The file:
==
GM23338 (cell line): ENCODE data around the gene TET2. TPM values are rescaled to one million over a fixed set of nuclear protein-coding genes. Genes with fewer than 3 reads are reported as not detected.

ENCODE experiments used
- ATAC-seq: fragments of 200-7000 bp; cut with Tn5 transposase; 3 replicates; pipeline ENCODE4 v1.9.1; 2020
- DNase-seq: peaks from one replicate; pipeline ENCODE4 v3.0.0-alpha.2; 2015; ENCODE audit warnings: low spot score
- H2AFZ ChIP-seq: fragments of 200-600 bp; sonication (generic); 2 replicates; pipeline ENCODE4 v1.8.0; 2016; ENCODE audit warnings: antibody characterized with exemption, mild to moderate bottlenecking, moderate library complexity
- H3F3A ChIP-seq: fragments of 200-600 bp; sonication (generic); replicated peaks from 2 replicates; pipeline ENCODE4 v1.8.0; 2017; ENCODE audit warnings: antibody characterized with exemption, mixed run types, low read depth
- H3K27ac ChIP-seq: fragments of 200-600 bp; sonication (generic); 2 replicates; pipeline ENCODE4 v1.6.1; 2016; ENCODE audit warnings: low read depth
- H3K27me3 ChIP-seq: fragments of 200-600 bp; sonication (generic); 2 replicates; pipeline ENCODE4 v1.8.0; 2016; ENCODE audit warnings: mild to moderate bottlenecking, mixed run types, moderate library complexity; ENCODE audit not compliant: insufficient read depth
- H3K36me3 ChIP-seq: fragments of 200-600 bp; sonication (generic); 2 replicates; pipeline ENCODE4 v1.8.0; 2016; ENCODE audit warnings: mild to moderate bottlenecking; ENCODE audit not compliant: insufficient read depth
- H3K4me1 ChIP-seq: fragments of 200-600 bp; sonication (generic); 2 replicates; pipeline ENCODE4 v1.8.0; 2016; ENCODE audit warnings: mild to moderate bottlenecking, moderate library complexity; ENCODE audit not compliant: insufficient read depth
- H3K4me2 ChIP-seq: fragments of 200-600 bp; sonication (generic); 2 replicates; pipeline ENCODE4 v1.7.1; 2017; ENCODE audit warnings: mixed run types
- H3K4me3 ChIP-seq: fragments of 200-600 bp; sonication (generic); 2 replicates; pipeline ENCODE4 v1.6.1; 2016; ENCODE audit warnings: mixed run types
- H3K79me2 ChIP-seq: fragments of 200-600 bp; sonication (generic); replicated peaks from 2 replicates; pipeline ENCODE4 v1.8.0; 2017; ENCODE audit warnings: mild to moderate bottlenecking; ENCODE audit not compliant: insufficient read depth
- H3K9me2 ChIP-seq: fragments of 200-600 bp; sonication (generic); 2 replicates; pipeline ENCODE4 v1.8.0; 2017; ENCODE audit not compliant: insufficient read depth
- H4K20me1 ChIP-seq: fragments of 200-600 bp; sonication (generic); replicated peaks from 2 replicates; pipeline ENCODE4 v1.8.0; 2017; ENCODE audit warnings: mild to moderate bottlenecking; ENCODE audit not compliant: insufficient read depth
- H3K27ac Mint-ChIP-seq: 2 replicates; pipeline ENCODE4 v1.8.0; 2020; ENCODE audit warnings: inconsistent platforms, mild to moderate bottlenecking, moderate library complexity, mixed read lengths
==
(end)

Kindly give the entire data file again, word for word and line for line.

GM23338 (cell line): ENCODE data around the gene TET2. TPM values are rescaled to one million over a fixed set of nuclear protein-coding genes. Genes with fewer than 3 reads are reported as not detected.

ENCODE experiments used
- ATAC-seq: fragments of 200-7000 bp; cut with Tn5 transposase; 3 replicates; pipeline ENCODE4 v1.9.1; 2020
- DNase-seq: peaks from one replicate; pipeline ENCODE4 v3.0.0-alpha.2; 2015; ENCODE audit warnings: low spot score
- H2AFZ ChIP-seq: fragments of 200-600 bp; sonication (generic); 2 replicates; pipeline ENCODE4 v1.8.0; 2016; ENCODE audit warnings: antibody characterized with exemption, mild to moderate bottlenecking, moderate library complexity
- H3F3A ChIP-seq: fragments of 200-600 bp; sonication (generic); replicated peaks from 2 replicates; pipeline ENCODE4 v1.8.0; 2017; ENCODE audit warnings: antibody characterized with exemption, mixed run types, low read depth
- H3K27ac ChIP-seq: fragments of 200-600 bp; sonication (generic); 2 replicates; pipeline ENCODE4 v1.6.1; 2016; ENCODE audit warnings: low read depth
- H3K27me3 ChIP-seq: fragments of 200-600 bp; sonication (generic); 2 replicates; pipeline ENCODE4 v1.8.0; 2016; ENCODE audit warnings: mild to moderate bottlenecking, mixed run types, moderate library complexity; ENCODE audit not compliant: insufficient read depth
- H3K36me3 ChIP-seq: fragments of 200-600 bp; sonication (generic); 2 replicates; pipeline ENCODE4 v1.8.0; 2016; ENCODE audit warnings: mild to moderate bottlenecking; ENCODE audit not compliant: insufficient read depth
- H3K4me1 ChIP-seq: fragments of 200-600 bp; sonication (generic); 2 replicates; pipeline ENCODE4 v1.8.0; 2016; ENCODE audit warnings: mild to moderate bottlenecking, moderate library complexity; ENCODE audit not compliant: insufficient read depth
- H3K4me2 ChIP-seq: fragments of 200-600 bp; sonication (generic); 2 replicates; pipeline ENCODE4 v1.7.1; 2017; ENCODE audit warnings: mixed run types
- H3K4me3 ChIP-seq: fragments of 200-600 bp; sonication (generic); 2 replicates; pipeline ENCODE4 v1.6.1; 2016; ENCODE audit warnings: mixed run types
- H3K79me2 ChIP-seq: fragments of 200-600 bp; sonication (generic); replicated peaks from 2 replicates; pipeline ENCODE4 v1.8.0; 2017; ENCODE audit warnings: mild to moderate bottlenecking; ENCODE audit not compliant: insufficient read depth
- H3K9me2 ChIP-seq: fragments of 200-600 bp; sonication (generic); 2 replicates; pipeline ENCODE4 v1.8.0; 2017; ENCODE audit not compliant: insufficient read depth
- H4K20me1 ChIP-seq: fragments of 200-600 bp; sonication (generic); replicated peaks from 2 replicates; pipeline ENCODE4 v1.8.0; 2017; ENCODE audit warnings: mild to moderate bottlenecking; ENCODE audit not compliant: insufficient read depth
- H3K27ac Mint-ChIP-seq: 2 replicates; pipeline ENCODE4 v1.8.0; 2020; ENCODE audit warnings: inconsistent platforms, mild to moderate bottlenecking, moderate library complexity, mixed read lengths